Q & A: The Shape of Things

It’s only natural to wonder why things are the ways that they are. Take a look at our Solar System, for example.

A central bulge with planets, moons, and whatnot moving in a disc around it. Is this the way things have to be? My friend Rich, a chemist, asks:

It seems that all the objects in our solar system orbit the sun in nearly the same plane. Why is that? Why doesn’t the solar system have spherical symmetry?

In particular, Rich wants to know why our Solar System doesn’t look more like this:

Our Solar System is definitely not shaped like a sphere; it definitely is a bulge at the center with a disc on the outskirts. Well, I tried googling for bulge and disc and this was all I got.

But this shape, bulge + disc, is one of the most common in the Universe. In fact, we can look at scales much smaller than the Solar System, such as the gas giants, and what do we find?

A bulge at the center (the planet), with a disc — rings and many moons — orbiting it. Saturn’s rings are the most spectacular, but Jupiter, Uranus and Neptune all have them, and they’re all in the same plane as most of their massive moons.

But why look smaller than the Solar System? Why not look at galaxies too?

This famous “spiral” shape, when viewed edge-on, is clearly also just a bulge and a disc. So this shape that Rich is asking about is actually very, very common. How did we get stuck with this?

The bulge part is easy: gravity. All of us — planets, solar systems, and galaxies — form from gravitational collapse. You take a big blob of mass, you let gravity do its thing, and it collapses down as best it can. But these initial blobs are never perfect spheres. The stuff that forms galaxies looks like this.

While the stuff that forms stars looks like this.

In other words, the initial shape is not a perfect sphere. You have three dimensions to play with, and it’s always shortest in one dimension and longest in another. We have a fancy name for shapes like this — a triaxial ellipsoid — but it’s just a sphere that’s stretched and crunched like so.

In the diagram above, the blue direction is the shortest. Newton’s gravity is good enough to tell us that the shortest direction collapses the fastest, while the largest directions take longer to collapse down. But the galaxy, the solar system, and even the region where planets form are full of normal matter. What happens when you run two blobs of matter (or two halves of one blob of matter) into each other at high speeds?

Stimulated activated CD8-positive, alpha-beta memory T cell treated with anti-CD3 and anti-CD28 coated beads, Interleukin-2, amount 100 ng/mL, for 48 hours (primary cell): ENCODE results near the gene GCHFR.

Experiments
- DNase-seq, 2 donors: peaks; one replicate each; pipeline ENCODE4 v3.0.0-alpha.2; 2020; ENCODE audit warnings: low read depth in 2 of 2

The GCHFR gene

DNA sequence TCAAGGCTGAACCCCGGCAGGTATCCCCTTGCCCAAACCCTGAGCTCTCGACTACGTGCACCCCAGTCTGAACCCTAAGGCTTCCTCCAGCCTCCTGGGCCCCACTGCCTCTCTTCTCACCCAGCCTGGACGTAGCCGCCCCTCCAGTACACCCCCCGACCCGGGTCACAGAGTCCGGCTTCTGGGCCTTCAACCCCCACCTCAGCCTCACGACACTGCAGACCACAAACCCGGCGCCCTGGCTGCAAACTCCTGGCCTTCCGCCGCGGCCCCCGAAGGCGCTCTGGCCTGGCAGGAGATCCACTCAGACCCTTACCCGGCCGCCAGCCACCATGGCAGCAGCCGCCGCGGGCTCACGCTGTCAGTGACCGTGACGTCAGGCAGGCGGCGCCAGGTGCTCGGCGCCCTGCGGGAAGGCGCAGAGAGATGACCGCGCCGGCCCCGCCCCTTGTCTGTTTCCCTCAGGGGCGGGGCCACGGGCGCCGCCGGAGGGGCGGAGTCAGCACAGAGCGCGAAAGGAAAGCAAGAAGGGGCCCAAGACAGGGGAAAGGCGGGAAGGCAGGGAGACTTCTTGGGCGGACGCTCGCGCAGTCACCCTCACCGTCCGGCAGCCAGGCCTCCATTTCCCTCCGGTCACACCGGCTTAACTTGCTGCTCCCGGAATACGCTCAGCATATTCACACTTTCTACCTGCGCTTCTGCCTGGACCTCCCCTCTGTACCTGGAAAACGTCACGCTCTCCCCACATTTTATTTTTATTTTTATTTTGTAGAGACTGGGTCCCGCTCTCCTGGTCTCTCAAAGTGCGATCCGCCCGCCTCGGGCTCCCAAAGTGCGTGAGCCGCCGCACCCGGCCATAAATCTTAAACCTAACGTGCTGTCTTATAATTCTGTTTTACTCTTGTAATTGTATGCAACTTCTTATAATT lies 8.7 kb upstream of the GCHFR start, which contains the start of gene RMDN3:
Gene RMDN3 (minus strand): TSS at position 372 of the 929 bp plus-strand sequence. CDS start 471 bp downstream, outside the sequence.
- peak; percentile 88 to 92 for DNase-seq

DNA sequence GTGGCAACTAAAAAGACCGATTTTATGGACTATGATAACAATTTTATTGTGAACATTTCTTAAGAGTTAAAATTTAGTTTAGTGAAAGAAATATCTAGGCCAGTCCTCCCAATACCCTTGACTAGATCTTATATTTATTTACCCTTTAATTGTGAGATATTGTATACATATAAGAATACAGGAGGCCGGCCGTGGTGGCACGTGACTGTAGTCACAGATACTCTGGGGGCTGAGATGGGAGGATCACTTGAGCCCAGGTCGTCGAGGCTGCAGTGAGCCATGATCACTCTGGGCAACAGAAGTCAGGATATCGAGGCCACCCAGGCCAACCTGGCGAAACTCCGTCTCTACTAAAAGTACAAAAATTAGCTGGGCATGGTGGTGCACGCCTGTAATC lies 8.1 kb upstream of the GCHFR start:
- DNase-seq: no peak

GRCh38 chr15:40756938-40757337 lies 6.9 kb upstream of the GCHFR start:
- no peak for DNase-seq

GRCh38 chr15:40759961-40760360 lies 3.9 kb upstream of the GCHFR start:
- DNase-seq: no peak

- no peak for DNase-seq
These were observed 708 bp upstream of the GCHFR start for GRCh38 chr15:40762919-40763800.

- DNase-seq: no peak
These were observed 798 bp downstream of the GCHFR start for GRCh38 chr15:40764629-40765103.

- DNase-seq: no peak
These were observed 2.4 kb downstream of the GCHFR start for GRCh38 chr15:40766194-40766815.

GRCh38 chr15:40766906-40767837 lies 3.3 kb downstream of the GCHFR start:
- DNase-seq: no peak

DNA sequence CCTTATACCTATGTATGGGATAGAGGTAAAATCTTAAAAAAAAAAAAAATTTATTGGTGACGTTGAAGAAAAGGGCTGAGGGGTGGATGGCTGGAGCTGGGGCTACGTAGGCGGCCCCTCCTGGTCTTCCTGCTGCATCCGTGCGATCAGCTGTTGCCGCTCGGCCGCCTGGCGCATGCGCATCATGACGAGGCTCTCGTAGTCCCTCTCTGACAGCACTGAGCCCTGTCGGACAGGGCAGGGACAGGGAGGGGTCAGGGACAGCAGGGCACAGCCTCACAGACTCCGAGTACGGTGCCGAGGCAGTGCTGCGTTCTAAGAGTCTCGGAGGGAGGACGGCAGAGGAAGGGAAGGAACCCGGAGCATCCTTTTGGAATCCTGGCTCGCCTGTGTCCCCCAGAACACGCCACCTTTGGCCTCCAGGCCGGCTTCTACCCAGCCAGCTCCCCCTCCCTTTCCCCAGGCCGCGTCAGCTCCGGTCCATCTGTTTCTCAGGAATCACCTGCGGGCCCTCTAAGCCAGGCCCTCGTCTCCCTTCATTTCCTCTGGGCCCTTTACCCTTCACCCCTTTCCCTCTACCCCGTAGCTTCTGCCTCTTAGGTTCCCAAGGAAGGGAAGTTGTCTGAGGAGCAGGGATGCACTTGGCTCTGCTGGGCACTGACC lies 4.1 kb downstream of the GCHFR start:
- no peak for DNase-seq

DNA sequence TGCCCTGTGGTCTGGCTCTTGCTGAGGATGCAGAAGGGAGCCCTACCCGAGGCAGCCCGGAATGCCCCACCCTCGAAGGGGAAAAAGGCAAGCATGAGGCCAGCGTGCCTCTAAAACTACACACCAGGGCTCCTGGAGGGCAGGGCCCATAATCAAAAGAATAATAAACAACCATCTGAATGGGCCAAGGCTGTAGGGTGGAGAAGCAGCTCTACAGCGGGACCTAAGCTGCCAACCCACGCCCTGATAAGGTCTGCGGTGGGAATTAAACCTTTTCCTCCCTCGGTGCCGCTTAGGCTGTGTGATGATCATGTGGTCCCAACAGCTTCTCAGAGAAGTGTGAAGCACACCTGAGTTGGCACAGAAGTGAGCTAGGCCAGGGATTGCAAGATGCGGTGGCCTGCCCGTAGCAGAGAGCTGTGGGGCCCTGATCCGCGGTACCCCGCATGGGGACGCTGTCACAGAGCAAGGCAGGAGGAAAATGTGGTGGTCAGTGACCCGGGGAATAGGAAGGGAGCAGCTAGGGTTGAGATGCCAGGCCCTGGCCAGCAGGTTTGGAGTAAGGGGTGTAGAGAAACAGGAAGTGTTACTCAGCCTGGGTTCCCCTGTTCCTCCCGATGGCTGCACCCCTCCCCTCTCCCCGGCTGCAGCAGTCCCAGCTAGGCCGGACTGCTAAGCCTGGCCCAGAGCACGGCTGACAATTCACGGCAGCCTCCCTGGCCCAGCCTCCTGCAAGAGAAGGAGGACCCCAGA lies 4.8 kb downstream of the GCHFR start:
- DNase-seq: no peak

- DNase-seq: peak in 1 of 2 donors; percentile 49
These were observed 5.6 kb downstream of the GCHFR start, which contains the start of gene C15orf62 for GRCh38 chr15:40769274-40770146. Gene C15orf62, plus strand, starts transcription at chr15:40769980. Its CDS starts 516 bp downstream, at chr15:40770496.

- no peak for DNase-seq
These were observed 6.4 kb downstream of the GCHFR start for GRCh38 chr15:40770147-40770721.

Well, yes, they go “SPLAT!” But more importantly, they form a pancake-like shape. Now, if gravity were the only thing going on, all of this splatter along the other two axes (the ones that didn’t collapse first) would eventually be pulled in towards the center, which means we’d just get a bulge.

But there’s one more piece to the puzzle: things rotate. (In physics, we call this conservation of angular momentum.) Galaxies, star systems, and individual planets all rotate, because they all start with some rotational energy, and that remains. The stuff that doesn’t have enough rotational energy collapses inwards, and becomes part of the bulge. But the stuff that is rotating quickly enough stays on the outskirts, and forms the disc.

So everything — planets, solar systems, and galaxies — all form, initially, with this “bulge + disc” shape. No giant atoms.

“But wait a minute,” you might say. “What about elliptical galaxies? Aren’t they exactly what Rich is asking about?”

Ahh, ellipticals. Galaxies that look, well, like giant Bohr atoms.

They didn’t form this way! The way you make an elliptical galaxy is by taking two or more “normal” (i.e., spiral) galaxies and smacking them into each other. The stuff that results from this collision is elliptically shaped, as you can see for yourself.

So no, Rich. Apparently, there are no solar systems out there that we know of that look like atoms. They all form these bulge + disc structures, and the only way to change that (that we know of so far) is to run them into other bulge + disc structures, and hope for the best.

We haven’t seen one yet, nor do we know if they’d be stable, but that’s what it would take. And now you know.

Comments

  1. #1 sean hogge